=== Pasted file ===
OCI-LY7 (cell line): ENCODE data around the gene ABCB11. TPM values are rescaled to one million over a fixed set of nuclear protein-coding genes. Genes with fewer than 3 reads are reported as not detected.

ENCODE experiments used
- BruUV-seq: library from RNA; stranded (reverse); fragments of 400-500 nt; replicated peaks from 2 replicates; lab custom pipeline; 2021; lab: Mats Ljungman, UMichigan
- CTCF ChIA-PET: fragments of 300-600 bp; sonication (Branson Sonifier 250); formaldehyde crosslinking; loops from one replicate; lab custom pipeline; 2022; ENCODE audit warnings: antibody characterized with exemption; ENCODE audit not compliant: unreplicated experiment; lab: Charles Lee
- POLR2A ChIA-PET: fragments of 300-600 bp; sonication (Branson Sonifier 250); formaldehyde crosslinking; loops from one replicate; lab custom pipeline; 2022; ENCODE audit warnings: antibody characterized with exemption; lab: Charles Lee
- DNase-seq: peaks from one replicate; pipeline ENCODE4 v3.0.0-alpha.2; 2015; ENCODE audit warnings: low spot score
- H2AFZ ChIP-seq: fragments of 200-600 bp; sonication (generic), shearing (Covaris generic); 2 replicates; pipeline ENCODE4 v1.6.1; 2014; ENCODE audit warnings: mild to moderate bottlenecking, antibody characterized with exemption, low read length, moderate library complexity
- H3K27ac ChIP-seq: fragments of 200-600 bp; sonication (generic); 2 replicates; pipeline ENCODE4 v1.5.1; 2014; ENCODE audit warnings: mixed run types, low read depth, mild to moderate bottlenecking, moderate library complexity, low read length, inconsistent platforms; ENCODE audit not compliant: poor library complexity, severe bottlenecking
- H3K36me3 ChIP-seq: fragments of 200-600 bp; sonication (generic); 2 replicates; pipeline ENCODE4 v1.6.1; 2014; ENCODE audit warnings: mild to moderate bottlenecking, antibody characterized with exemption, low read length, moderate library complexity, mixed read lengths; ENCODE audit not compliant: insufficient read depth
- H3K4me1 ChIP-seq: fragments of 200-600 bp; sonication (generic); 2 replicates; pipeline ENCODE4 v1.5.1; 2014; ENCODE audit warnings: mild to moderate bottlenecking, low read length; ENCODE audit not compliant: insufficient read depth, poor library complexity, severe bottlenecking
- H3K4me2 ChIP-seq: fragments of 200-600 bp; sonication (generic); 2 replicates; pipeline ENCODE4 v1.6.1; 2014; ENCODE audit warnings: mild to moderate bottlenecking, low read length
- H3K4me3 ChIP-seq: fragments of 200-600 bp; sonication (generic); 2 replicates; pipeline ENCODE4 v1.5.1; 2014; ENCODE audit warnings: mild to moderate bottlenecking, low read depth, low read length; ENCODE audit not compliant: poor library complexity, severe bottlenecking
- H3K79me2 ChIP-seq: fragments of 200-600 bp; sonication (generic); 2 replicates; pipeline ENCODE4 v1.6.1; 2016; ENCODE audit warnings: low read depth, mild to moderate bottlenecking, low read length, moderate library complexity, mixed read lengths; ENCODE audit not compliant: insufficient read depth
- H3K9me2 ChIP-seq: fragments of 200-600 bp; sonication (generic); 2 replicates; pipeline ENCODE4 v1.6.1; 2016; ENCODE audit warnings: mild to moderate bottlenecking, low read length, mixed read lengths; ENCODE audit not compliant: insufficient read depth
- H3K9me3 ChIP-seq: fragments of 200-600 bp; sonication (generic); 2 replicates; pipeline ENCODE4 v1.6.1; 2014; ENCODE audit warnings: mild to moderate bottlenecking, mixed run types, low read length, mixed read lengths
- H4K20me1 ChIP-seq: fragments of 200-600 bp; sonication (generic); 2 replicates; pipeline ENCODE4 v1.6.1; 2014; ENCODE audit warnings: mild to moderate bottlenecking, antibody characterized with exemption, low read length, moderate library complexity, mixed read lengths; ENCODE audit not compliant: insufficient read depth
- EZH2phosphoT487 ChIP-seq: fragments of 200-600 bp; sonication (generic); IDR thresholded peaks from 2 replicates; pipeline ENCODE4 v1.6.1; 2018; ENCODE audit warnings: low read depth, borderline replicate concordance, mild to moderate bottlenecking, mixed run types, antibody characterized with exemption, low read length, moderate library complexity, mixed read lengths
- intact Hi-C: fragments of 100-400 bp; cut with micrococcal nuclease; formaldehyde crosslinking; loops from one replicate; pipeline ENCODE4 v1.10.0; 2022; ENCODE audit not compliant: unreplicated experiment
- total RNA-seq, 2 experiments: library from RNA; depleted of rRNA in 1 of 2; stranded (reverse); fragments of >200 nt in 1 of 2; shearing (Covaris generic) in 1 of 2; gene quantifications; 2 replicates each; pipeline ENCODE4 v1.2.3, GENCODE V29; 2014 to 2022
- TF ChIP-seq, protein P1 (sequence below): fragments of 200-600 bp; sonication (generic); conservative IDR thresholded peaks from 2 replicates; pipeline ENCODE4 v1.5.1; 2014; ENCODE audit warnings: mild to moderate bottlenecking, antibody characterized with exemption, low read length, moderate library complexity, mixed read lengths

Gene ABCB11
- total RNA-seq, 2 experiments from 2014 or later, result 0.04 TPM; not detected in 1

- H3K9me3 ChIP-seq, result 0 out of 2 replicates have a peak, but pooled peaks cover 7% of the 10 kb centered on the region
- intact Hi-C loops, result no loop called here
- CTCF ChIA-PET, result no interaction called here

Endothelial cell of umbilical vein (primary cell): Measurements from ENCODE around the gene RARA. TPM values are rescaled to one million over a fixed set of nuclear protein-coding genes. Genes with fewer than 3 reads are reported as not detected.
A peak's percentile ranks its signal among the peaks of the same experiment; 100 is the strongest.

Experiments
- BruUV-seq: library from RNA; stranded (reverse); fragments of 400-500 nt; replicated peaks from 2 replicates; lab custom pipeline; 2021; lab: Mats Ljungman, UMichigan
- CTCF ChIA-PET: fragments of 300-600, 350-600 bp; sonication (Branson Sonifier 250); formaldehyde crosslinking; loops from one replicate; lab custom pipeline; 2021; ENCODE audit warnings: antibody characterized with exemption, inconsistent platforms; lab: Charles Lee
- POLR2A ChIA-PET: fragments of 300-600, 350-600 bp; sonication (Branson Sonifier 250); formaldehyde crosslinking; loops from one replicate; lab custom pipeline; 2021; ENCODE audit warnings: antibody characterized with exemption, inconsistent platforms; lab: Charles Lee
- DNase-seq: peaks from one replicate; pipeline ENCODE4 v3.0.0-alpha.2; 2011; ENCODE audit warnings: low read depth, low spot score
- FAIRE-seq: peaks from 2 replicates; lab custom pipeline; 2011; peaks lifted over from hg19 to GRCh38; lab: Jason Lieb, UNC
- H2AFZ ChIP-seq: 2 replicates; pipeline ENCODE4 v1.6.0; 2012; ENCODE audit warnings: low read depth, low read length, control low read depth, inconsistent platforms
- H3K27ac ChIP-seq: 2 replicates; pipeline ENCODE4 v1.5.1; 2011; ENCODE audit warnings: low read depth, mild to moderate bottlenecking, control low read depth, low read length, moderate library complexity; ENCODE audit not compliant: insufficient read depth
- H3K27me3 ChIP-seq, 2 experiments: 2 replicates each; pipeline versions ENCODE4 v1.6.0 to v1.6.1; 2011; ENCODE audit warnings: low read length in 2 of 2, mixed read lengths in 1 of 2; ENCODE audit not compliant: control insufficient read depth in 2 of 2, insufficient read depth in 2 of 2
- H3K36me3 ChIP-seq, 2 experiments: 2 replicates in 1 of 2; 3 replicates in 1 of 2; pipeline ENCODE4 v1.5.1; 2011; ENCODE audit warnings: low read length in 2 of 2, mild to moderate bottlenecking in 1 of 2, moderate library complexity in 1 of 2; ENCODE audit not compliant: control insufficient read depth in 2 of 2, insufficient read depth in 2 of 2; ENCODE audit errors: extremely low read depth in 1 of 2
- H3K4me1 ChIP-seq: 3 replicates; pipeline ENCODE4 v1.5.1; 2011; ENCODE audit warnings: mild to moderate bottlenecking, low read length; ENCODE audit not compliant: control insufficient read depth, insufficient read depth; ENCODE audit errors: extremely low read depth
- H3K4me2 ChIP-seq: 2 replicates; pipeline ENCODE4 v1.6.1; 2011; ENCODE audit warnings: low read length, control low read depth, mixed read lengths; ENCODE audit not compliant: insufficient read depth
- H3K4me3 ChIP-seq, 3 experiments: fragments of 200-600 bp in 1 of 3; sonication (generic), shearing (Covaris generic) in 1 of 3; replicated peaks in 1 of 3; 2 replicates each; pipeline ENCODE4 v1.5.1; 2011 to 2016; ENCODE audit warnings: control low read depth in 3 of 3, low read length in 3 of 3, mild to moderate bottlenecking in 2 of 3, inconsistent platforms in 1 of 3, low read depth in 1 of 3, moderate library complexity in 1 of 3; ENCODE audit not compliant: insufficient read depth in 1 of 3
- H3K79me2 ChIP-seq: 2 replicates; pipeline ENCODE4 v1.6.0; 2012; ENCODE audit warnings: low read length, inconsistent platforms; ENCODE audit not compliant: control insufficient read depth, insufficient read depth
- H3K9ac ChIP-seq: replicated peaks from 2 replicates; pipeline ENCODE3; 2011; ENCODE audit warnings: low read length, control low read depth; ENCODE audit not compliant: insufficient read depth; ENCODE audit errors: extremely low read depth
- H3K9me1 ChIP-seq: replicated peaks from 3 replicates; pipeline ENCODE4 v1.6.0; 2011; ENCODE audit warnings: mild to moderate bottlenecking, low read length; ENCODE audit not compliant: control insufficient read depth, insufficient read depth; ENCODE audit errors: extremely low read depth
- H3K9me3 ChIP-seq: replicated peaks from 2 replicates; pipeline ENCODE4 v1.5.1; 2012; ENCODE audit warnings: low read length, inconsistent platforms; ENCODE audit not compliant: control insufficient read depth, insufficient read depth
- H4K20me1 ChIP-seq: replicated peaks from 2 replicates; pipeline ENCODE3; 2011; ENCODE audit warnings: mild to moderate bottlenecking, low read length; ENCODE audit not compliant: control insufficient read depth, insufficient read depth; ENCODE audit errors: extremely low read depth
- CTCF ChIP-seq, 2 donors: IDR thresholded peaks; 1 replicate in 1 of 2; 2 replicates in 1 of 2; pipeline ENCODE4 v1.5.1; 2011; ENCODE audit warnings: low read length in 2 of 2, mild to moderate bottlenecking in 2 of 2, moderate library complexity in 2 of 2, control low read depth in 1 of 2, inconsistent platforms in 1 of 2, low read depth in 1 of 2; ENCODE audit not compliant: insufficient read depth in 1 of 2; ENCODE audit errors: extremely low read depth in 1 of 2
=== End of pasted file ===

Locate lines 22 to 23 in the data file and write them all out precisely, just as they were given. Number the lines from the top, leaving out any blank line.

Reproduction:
- total RNA-seq, 2 experiments from 2014 or later, result 0.04 TPM; not detected in 1

- H3K9me3 ChIP-seq, result 0 out of 2 replicates have a peak, but pooled peaks cover 7% of the 10 kb centered on the region